Prime Minister Mia Mottley intends to seek a global audience through an international colloquium to address the issue of insurance, in the aftermath of disasters.
With images of the devastation in the Bahamas caused by category five Hurricane Dorian still fresh in her mind, the Prime Minister called for urgent action from regional and international governments to address the issue, to enable countries to rebuild through affordable insurance.
Mottley made these comments during a press conference at Government Headquarters last Friday, accompanied by Attorney General, Dale Marshall.
“The time for urgent action is now. We would therefore be reaching out to a number of partners to be able to fuel this international colloquium to discuss how best to address issues of insurance of savings and financing to build resilience and to fight the actual consequences of these catastrophic events.
“If we don’t plan for it at a policy level, from a financing perspective, we are not going to be able to get through,” she cautioned. Mottley explained that the international colloquium would comprise not just members and other representatives from the region in government, but also those in other frontline states in what she termed as “this new reality”.
“The governors of the states moving from Texas right across to Florida in the Gulf, and those moving from Florida on the eastern sea board right across to new England and even those in the provinces of Canada on the eastern sea board are at risk, even though we accept those at the outer edges are less likely, like Barbados, to experience it,” the Prime Minister stated.
She added that the countries in Central America, such as Mexico, Belize and Honduras, are equally affected by disasters.
The Prime Minister said the reality was that countries within this part of the region were on the “frontline of the battle” even though they did not cause it.
“It is not us. We don’t have enough industrial production to have made holes in the ozone layer or cause global warming, but we know that if the earth’s temperature rises beyond 1.5 degrees, that we are going to see even worst consequences…,” she noted.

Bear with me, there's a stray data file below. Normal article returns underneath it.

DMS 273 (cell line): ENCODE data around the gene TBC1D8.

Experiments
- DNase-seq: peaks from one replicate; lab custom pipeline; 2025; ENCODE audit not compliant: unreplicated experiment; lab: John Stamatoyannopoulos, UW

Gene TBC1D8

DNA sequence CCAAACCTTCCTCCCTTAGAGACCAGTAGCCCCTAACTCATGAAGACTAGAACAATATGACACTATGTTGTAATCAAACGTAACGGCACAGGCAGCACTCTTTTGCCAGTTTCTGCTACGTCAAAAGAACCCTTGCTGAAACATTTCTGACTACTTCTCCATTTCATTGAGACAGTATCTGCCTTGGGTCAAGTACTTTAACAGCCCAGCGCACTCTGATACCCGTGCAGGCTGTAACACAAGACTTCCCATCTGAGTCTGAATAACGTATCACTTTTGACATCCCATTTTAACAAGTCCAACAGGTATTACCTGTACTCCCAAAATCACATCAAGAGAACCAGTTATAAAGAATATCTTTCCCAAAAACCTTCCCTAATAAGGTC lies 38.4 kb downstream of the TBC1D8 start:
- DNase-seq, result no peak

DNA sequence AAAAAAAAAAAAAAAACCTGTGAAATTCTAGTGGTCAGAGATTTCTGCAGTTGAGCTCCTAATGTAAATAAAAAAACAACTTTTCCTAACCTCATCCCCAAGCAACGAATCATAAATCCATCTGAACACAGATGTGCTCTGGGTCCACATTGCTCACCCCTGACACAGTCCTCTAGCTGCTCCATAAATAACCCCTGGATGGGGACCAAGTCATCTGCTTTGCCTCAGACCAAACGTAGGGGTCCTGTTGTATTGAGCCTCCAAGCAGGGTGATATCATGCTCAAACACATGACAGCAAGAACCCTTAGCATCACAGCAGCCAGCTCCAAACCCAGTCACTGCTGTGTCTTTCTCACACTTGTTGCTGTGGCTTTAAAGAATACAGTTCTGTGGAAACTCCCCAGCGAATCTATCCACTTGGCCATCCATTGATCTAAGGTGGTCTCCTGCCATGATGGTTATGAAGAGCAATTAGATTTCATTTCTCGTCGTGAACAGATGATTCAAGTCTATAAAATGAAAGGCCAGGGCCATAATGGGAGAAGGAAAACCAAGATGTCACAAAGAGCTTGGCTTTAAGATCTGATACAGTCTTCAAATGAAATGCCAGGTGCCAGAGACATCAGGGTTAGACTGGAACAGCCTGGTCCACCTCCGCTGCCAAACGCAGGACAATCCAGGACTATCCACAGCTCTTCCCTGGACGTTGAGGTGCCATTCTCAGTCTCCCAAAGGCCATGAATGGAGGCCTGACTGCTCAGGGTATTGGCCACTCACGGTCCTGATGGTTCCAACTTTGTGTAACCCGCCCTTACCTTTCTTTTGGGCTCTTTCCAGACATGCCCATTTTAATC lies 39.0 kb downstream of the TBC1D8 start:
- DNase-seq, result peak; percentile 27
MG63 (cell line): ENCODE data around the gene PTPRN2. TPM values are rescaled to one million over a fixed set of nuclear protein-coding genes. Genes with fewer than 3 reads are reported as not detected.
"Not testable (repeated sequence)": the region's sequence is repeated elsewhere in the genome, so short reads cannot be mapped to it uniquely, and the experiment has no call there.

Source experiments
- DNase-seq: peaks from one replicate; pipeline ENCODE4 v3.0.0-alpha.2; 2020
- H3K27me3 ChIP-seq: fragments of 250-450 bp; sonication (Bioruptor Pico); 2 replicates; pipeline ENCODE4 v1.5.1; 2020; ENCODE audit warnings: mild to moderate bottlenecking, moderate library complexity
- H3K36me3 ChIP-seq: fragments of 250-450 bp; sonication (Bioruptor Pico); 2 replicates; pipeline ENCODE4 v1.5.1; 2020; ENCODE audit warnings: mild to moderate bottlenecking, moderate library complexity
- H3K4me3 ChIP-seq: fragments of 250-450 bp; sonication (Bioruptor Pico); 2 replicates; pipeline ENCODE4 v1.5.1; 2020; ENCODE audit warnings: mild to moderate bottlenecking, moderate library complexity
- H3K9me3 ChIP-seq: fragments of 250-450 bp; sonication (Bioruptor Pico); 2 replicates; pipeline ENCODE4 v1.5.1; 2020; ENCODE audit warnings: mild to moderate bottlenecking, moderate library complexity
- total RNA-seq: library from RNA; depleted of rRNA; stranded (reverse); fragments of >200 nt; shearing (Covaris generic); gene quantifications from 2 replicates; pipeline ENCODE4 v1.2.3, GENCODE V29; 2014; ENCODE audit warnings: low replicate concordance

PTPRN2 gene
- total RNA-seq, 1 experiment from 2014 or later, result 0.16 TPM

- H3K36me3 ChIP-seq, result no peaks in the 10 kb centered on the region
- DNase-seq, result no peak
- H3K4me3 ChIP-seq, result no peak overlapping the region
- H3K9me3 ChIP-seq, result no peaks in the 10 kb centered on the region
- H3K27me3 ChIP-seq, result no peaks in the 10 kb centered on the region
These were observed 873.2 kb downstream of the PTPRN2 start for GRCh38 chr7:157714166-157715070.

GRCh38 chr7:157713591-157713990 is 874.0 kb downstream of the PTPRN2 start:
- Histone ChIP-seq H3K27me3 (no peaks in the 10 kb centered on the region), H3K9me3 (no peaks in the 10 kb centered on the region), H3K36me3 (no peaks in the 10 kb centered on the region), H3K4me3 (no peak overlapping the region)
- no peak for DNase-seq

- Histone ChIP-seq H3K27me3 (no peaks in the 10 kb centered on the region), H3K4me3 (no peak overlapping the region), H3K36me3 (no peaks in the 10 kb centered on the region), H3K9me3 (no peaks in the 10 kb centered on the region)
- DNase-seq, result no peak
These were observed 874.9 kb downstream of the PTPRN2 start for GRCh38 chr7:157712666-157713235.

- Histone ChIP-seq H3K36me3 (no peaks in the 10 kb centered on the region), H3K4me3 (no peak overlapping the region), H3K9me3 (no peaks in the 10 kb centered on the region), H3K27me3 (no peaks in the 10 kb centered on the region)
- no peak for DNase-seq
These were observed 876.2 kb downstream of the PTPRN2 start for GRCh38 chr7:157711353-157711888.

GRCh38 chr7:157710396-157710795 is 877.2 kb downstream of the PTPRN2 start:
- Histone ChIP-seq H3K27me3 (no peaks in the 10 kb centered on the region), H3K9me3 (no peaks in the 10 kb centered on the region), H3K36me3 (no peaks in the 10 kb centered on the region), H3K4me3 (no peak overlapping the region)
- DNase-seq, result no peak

However, she stressed that Government would not be constrained by the geographical boundaries of Barbados in seeking to raise support for the changes that have to come about.
“Like all great battles, you don’t win it straight off…. Barbados expects and anticipates that not everyone will convert because if they had, the world would not now be facing these diabolical consequences…. We can sit back here and wait for somebody to bring a solution as Caribbean people, or we can take responsibility for our destiny,” she stated.
Making reference to existing funds at the regional level, Mottley said the Caribbean Catastrophe Risk Insurance Facility, from which Barbados received money following the passage of Tropical Storm Kirk last year, was nowhere near what would be needed following a major disaster.
“As a result the major take away at a regional and international level is that we are no longer simply prepared to accept our fate without fight back. We are going to have to do better and to prepare for this new reality of the 21st century for our people.
“For us not to do so would be leave our people and our country exposed… in ways that would become far worse if we do nothing, and much better if we intervene to change how we live, how we govern, how we behave and how we finance,” the Prime Minister pointed out.
At the local level, she said it was Government’s intention to revisit the Catastrophe Fund Legislation, with a view to have it reactivated.
However, the Prime Minister said money coming from the Fund was unlikely to be enough after insurance claims from the Bahamas start to come in, as premiums were likely to go up. “It is largely because the pool is too small,” she stated.
Meanwhile, Mottley said Government, in the restructuring of its bonds and domestic debt last year, took the opportunity to include a natural disaster clause.
“What that means is that if a storm or hurricane of a certain size hits us [Barbados] that we will be able to postpone for two years the payment of principal and that we would postpone the payment of interest, but capitalize the interest for those two years and put it onto the backend of the loan.
“So, you get a little elbow room for two years to spend the money that you would have spent on debt in the rebuilding of the country. That is what you need when you have a tragedy,” the Prime Minister stressed.